- 2 chopped celery sticks
- 3 sliced zucchinis (or one big one!)
- 2 garlic cloves
- 2 tbsp of live (raw) apple cider vinegar
- 2 tbsp coconut oil
- 2-3 slices of root ginger
- 1 tsp of ground turmeric (or sliced fresh)
- sea salt and black peppercorns
- Place all the ingredients in a large saucepan with just enough water to cover them. Bring the pan to the boil, then lower the heat, put the lid on and let it simmer, ideally for 6-8 hours but for at least 2-3 hours, topping up the liquid with water as required
- Take the chicken out and place it on a platter to cool. Remove all the meat from the carcass and place it in the fridge for use throughout the week.
- This broth will keep in the fridge for 3-4 days or can be frozen for up to 1 month. Aside from using in recipes, it can be sipped as a warm drink and works well with a squeeze of lemon and a little salt.
Mr Incredible just got the following text message:
Cooked these. They’re awesome and may not be any left when you get home…. shall I save you one??
Made with banana as a binder and whatever you have in the cupboard, these muesli bars are incredibly versatile and super duper delicious. In fact, with the fruity undercurrent and chewy texture they remind me a little of the roll-ups I had as a kid. They’re also super easy to make – no electronic equipment required except for the oven. I’ve passed this recipe on to friends who “don’t bake” as they’re really that simple and satisfying.
Thanks to a friend for sharing this incredible idea – we make these almost daily at the moment and each batch is always gobbled up faster than I can believe. I’ve adapted the recipe from Eat Your Greens.
Pick and mix Banana Muesli Bars
- 1 cup of oats
- 1 tsp cinnamon
- 1/2 tsp salt
- optional 1 tsp vanilla / honey / maple syrup
- * 1/2 cup sunflower seeds
- * 1/2 cup chia seeds
- * 1/3 cup sultanas
- * 1/4 cup dried blueberries
- * 1/2 cup pepitas
- 3 mashed bananas (to the puree stage)
* These ingredients are interchangeable with what you have in your cupboard – if your school allows nuts you can also add chopped almonds, cashews, walnuts etc.. You also don’t need exact measurements – again, just use what you have and ensure that there’s enough banana to cover the ingredients. To be honest, now I’ve made them so many times I’m not even measuring the ingredients out!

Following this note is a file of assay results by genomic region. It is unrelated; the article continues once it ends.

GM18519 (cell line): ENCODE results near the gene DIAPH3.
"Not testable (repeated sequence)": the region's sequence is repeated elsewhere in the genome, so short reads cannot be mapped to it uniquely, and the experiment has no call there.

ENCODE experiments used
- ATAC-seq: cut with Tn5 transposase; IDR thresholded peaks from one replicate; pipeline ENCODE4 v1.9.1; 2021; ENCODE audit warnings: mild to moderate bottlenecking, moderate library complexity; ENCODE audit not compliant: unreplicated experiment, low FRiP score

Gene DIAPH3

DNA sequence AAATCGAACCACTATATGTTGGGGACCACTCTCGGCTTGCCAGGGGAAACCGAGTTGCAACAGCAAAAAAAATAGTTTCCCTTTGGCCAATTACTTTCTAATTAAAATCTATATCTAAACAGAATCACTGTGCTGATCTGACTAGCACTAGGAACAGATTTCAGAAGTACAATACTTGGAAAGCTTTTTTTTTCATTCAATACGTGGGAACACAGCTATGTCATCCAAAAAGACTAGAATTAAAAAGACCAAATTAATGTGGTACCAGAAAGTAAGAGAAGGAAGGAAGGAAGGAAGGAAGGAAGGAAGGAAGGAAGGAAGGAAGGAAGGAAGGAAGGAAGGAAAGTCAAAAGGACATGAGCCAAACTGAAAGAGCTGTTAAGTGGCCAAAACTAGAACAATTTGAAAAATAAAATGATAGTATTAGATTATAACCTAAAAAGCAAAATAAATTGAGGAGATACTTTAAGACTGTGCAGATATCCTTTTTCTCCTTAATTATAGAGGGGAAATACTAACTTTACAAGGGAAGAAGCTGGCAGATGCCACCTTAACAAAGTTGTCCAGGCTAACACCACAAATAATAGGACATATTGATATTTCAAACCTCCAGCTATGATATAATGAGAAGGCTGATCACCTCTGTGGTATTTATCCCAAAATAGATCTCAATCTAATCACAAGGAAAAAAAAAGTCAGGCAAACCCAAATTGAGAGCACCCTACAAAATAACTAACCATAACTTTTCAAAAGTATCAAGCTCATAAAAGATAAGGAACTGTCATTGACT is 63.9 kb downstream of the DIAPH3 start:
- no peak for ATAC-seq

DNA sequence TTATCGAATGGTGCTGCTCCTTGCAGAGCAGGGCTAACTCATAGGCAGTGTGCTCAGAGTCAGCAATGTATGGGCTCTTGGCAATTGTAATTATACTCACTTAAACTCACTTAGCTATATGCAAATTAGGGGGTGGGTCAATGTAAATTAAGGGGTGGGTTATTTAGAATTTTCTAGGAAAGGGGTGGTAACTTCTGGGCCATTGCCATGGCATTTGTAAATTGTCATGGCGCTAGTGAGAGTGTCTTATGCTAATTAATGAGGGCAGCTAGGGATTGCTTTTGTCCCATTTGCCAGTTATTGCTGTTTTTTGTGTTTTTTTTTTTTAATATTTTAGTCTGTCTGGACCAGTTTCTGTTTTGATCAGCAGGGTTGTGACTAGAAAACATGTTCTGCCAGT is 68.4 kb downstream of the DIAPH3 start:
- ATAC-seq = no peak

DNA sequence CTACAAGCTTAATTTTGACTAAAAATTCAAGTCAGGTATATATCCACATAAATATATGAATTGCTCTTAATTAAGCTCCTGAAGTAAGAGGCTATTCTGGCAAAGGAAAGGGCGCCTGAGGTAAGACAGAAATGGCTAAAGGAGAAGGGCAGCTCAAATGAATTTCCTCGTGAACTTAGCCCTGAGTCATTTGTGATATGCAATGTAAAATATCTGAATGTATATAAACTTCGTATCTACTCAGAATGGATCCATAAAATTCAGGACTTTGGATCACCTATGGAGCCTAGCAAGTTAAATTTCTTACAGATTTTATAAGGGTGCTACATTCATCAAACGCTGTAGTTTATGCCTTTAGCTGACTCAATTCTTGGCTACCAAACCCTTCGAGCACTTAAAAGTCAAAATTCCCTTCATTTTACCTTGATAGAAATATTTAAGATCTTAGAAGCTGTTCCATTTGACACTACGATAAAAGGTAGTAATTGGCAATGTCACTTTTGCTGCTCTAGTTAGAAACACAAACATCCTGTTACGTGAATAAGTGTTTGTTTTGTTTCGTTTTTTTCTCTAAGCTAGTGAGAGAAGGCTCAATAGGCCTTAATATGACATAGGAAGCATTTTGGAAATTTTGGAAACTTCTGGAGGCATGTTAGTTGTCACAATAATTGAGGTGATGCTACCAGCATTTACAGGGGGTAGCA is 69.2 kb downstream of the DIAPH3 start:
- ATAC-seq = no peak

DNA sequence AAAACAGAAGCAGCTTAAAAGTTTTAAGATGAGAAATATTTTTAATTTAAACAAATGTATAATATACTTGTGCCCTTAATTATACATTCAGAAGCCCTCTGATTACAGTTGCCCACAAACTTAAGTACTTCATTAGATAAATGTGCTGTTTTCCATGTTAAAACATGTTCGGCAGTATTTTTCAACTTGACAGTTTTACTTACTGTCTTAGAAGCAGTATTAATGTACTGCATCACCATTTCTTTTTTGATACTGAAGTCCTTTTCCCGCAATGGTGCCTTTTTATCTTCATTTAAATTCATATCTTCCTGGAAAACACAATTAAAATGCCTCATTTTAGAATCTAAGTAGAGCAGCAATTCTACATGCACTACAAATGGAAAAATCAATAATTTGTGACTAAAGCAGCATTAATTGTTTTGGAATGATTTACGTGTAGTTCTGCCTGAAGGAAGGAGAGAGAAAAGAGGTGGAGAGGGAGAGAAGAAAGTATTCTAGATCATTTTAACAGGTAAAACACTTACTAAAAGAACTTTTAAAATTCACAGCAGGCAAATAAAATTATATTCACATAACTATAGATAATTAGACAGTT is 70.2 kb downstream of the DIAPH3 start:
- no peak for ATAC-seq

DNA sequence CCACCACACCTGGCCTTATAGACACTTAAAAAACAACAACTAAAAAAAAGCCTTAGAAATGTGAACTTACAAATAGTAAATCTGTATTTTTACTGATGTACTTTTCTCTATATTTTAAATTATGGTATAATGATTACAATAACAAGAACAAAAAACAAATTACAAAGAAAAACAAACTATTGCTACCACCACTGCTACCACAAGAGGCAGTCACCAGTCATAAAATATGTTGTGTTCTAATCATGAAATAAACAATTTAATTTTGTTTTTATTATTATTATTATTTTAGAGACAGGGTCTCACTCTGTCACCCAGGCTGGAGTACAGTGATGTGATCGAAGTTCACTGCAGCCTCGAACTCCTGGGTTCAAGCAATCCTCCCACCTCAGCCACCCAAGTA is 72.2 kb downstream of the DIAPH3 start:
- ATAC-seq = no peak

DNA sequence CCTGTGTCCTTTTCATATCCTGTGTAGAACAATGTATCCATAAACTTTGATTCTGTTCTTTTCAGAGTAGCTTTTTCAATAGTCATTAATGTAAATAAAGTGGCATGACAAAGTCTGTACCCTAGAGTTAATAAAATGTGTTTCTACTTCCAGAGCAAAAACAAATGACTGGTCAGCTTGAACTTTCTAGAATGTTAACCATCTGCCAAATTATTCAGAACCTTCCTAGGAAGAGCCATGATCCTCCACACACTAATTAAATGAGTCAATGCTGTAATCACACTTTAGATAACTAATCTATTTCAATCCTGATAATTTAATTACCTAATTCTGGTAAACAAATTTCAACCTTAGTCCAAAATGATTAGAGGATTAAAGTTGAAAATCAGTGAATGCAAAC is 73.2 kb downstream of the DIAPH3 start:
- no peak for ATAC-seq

- Preheat oven to 160°C (fan-forced oven 180 for non fan-forced).
- Grease the bottom and sides of a 9-by-9-inch square pan (I use a silicone pan so this isn’t needed)
- In a large bowl, combine the dry ingredients
- In a separate bowl, mash the bananas with a fork until they resemble a puree and add the vanilla / honey / maple syrup to this if you want to use it (I find it’s sweet enough without)
- Pour the bananas over the oat mixture and stir until all the dry ingredients are evenly moist.
- Press mixture evenly and firmly into the bottom of the pan.
- Bake for 30-35 minutes, until firm and lightly browned on the edges.
- Cut up and place on a cooling rack (they hold quite a lot of moisture so a cooling rack is better than cooling in the pan or on a plate).
- You can store them in an airtight container for a couple days, but I recommend wrapping them individually and freezing them in a freezer-safe container for up to 3 months if you don’t think you’ll eat them that quickly.
- Mine were quite thin, If you wanted them thicker like a commercial muesli bar, you might need to add more ingredients and another banana to cover the mix. Try it as it is the first time though – then get your confidence up and experiment.
- The chia seeds also help to bind the mixture – if you leave these out it might not work as well.
- These are super easy to make with kids!
- The more I make these the more I take short cuts and still have success. I now mash the bananas in a bowl first, then just top all the dry ingredients on top and mix it together – less washing and works just as well.